Raph Levien and Lauris Kaplinski
24 Jul 2000 -- 100 grit draft
Note: the master version of this document lives in Gnome CVS at white-papers/Printing/print-summit-2000.html. Go there.
This document presents an outline of the current Gnome plans for printing support, as well as discussing some challenges that lie ahead. It will be distributed at the VA Printing Summit in Sunnyvale CA, 27-28 Jul 2000.
This document is being written on a tight schedule, and I'm busy with lots of other stuff. Checkins of changes from printing people within Gnome are welcome.
The Gnome project was founded in 1997 with the goal of providing a fully free desktop environment. It now is one of the two leading contenders for the Linux desktop and is used by many people in their daily work and play.
Gnome has had two distinctive traits from the beginning: an unwavering commitment to free software, and a background of graphical sophistication. One of the co-founders of Gnome (Federico Mena Quintero) and many of its contributors come from the Gimp project, widely to be considered the first free desktop app with a fully modern GUI, and to this day there is considerable overlap between the Gimp and Gnome development communities.
Providing a completely free desktop is an overriding goal of the Gnome project. As such, proprietary software has no place in the Gnome infrastructure. At the same time, the gnome infrastructure supports the freedom for people to develop and run proprietary applications if they so desire. With few exceptions, Gnome libraries are licensed under the GNU Lesser General Public License, while Gnome applications are GNU General Public Licensed.
Printing is a major part of any desktop architecture. A draft API and sample code for Gnome-Print was first published in September 1998. Now, most Gnome applications that print, including the flagship Gnumeric spreadsheet, use the Gnome-Print api. Back-end drivers now exist for PostScript, PCL, PDF, and a Gnome Canvas-based print preview. As the Gnome Canvas is based on the high quality Libart 2D imaging library, print preview is an extremely faithful representation of the printed page. As an integral part of the Gnome infrastructure, it is clear that Gnome-Print will be actively developed and maintained. (mention bonobo stuff here)?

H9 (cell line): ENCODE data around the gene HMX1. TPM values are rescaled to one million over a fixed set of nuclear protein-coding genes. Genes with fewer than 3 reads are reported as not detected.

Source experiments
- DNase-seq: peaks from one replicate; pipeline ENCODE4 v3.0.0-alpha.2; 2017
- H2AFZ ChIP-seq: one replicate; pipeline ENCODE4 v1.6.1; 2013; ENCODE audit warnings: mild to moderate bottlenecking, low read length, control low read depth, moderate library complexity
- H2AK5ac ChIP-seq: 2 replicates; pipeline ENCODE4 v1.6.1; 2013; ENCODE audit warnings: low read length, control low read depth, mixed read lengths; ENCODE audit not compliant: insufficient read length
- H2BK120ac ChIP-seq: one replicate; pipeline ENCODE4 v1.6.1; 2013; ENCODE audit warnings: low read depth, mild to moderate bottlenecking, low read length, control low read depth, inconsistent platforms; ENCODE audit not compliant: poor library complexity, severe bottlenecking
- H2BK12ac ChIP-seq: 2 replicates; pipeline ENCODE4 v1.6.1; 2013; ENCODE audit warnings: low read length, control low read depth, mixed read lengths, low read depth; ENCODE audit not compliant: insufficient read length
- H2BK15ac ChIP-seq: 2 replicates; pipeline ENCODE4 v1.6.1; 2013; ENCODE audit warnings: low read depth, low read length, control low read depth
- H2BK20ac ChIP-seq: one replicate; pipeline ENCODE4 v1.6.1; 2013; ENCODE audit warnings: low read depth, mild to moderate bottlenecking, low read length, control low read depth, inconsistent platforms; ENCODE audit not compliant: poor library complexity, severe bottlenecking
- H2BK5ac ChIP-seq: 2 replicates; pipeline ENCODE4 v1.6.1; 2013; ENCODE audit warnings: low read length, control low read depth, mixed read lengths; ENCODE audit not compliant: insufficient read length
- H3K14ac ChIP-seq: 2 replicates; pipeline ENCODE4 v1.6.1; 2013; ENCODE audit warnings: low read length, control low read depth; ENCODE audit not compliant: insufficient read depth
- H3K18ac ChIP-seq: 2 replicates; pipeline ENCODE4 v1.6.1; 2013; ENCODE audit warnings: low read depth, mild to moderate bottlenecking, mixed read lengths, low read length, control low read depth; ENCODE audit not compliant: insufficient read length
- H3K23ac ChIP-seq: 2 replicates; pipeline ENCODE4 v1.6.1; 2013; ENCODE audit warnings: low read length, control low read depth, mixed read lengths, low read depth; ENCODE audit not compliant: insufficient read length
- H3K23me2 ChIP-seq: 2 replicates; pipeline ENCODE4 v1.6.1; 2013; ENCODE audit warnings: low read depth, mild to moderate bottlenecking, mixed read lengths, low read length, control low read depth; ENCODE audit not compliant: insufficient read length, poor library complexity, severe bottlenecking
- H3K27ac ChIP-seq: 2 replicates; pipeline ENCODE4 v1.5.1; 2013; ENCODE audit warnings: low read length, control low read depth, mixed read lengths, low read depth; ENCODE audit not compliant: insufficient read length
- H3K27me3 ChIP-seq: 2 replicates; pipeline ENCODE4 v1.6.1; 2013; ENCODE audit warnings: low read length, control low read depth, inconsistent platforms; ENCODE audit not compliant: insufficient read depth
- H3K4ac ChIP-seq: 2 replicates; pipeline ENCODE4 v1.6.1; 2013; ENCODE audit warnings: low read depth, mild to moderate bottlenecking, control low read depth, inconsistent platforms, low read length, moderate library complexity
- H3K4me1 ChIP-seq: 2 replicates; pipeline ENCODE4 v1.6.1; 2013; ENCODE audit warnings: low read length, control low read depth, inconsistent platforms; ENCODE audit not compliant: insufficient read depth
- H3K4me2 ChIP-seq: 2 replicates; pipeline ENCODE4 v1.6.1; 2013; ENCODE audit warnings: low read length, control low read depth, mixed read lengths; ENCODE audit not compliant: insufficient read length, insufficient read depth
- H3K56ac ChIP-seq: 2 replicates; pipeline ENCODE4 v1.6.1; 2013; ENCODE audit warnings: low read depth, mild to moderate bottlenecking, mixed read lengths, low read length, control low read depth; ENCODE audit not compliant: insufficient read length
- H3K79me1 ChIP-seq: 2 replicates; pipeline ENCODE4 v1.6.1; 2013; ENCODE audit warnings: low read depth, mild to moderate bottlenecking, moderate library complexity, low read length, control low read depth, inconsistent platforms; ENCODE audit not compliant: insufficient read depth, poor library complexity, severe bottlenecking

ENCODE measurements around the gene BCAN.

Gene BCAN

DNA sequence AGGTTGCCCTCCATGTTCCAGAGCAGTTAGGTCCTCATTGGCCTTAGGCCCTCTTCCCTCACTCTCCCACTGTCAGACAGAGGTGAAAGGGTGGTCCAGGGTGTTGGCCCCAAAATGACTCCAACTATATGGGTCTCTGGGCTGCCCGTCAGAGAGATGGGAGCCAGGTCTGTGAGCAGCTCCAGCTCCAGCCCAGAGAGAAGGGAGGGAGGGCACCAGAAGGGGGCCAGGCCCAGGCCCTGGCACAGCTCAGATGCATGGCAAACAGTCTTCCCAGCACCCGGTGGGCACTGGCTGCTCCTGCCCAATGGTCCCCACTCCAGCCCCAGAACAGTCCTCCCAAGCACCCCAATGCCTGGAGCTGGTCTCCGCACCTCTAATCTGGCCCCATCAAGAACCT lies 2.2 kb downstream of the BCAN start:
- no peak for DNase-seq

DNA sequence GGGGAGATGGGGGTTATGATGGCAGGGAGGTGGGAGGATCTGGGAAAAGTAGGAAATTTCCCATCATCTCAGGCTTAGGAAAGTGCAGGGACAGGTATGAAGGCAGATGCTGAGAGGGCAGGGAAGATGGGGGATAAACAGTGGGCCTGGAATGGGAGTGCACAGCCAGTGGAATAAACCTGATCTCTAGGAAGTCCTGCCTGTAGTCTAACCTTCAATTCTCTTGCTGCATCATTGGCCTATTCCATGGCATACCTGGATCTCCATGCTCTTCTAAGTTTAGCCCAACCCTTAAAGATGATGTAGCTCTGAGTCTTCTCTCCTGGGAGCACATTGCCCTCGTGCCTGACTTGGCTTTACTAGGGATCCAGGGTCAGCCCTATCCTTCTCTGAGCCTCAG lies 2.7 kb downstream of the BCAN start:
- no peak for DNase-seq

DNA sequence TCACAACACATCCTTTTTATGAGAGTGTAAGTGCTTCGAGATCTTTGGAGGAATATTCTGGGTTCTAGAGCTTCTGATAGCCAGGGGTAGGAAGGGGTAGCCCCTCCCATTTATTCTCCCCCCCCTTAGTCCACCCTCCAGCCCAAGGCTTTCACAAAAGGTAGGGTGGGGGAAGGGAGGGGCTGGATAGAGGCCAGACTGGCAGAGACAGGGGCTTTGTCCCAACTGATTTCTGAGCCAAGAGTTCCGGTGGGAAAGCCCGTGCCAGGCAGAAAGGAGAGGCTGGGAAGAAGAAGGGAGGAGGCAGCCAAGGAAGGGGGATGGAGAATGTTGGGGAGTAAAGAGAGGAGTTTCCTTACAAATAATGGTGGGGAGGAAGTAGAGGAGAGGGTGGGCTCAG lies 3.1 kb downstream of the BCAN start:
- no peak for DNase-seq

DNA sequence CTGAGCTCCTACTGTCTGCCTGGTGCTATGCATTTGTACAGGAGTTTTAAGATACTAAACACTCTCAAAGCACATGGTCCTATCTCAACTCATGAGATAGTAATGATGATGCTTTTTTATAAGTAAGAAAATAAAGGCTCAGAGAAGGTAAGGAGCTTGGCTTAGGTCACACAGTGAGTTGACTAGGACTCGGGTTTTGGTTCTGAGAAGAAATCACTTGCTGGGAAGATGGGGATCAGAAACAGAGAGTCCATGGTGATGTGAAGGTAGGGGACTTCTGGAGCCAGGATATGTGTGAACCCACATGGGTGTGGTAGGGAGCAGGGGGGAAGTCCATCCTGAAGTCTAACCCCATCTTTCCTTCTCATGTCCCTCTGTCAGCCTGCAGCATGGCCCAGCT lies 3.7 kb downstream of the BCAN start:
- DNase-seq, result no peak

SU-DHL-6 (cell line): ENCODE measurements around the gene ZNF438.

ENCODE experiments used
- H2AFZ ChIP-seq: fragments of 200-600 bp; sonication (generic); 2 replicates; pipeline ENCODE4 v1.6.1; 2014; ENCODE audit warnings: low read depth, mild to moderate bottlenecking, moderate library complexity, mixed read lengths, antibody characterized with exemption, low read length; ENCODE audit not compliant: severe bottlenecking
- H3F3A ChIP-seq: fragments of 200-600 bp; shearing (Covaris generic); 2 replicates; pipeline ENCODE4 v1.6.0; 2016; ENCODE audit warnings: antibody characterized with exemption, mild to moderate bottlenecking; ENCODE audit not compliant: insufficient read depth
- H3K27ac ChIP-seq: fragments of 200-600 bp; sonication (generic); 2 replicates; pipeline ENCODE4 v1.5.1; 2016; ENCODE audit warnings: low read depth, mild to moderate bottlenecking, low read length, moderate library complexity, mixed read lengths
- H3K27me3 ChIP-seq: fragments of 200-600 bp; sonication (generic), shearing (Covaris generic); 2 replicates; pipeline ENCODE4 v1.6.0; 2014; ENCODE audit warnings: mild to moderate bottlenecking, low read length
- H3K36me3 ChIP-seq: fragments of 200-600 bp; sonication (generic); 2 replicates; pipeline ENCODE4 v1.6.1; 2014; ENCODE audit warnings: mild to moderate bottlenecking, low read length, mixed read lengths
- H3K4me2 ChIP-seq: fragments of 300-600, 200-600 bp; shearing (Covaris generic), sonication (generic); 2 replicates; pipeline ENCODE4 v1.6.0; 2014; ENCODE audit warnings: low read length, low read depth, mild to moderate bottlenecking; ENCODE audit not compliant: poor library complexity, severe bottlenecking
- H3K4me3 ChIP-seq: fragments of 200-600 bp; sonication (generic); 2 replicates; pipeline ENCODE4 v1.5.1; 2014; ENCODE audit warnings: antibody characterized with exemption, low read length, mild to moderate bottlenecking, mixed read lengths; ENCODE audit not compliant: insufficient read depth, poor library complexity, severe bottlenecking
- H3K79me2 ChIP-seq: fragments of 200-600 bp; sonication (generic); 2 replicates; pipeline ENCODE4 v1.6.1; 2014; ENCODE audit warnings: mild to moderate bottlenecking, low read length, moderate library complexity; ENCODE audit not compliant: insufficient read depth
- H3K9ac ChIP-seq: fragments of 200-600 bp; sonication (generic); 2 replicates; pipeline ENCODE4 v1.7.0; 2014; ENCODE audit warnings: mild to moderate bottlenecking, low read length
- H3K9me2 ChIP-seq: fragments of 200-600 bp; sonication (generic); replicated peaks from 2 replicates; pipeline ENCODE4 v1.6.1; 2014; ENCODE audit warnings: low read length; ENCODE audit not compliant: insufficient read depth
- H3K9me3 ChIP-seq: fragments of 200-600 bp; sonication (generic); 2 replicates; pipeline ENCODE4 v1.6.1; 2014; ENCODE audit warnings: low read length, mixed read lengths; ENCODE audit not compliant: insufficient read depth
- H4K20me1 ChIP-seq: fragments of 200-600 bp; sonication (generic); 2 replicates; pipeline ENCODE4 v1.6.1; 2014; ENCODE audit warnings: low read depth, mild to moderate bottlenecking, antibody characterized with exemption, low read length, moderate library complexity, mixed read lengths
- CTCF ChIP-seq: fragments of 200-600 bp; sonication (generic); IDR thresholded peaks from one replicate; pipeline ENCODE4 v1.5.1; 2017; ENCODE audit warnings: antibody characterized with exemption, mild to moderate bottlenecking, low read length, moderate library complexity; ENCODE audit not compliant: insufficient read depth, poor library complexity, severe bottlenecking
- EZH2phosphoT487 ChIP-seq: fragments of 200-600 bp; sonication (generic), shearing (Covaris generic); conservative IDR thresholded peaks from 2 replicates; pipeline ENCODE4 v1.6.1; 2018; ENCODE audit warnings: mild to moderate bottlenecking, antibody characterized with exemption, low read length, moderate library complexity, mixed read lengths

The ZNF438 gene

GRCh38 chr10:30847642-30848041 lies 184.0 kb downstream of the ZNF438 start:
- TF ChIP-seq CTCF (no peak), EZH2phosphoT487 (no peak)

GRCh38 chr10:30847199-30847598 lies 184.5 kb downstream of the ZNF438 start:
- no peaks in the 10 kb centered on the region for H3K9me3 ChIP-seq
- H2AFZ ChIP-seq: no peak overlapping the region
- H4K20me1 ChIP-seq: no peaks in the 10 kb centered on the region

There are a large number of problems with printing in Linux, and Gnome-print does not attempt to solve all of them. In particular, there is little or support in Gnome-Print for printer discovery, job and queue management, feedback from the printer, etc. Further, there are significant issues with font installation and management. Solving these problems well depends on collaboration with people from many different people in the Linux world. We're eagerly looking forward to working with others to get real, solid, permanent solutions to all these problems.
The Gnome project must make decisions about which existing pieces of technology to adopt, which to help bring into existence in collaboration with others, and which to grow primarily within Gnome. These decisions are always very difficult, and are often influenced by personality differences and NIH. However, we are guided by a strong passion to build high-quality infrastructure and provide our users with a good experience, and we do the best we can.
The remainder of this document presents the current inclinations of the Gnome project with respect to the many different standards, interfaces, and other projects involved in printing. Obviously, none of these decisions are set in stone, and we are very open to better ideas.
Imaging API for printing
It almost goes without saying Gnome's choice for an imaging api for printing is Gnome-Print itself. However, there are other definite possibilities, including apps generating their own files in some Page Description Language (PDL), or virtualizing an imaging API designed primarily for screen display, as in the Xprint and QPrinter/QPainter efforts. In addition, the Gdk (Gtk+ Drawing Kit) layer is being virtualized for the upcoming Gtk+ 2.0 release, and could, if desired, support a print target. Here, we describe why we feel that coding to the Gnome-Print API is the best choice for Gnome apps.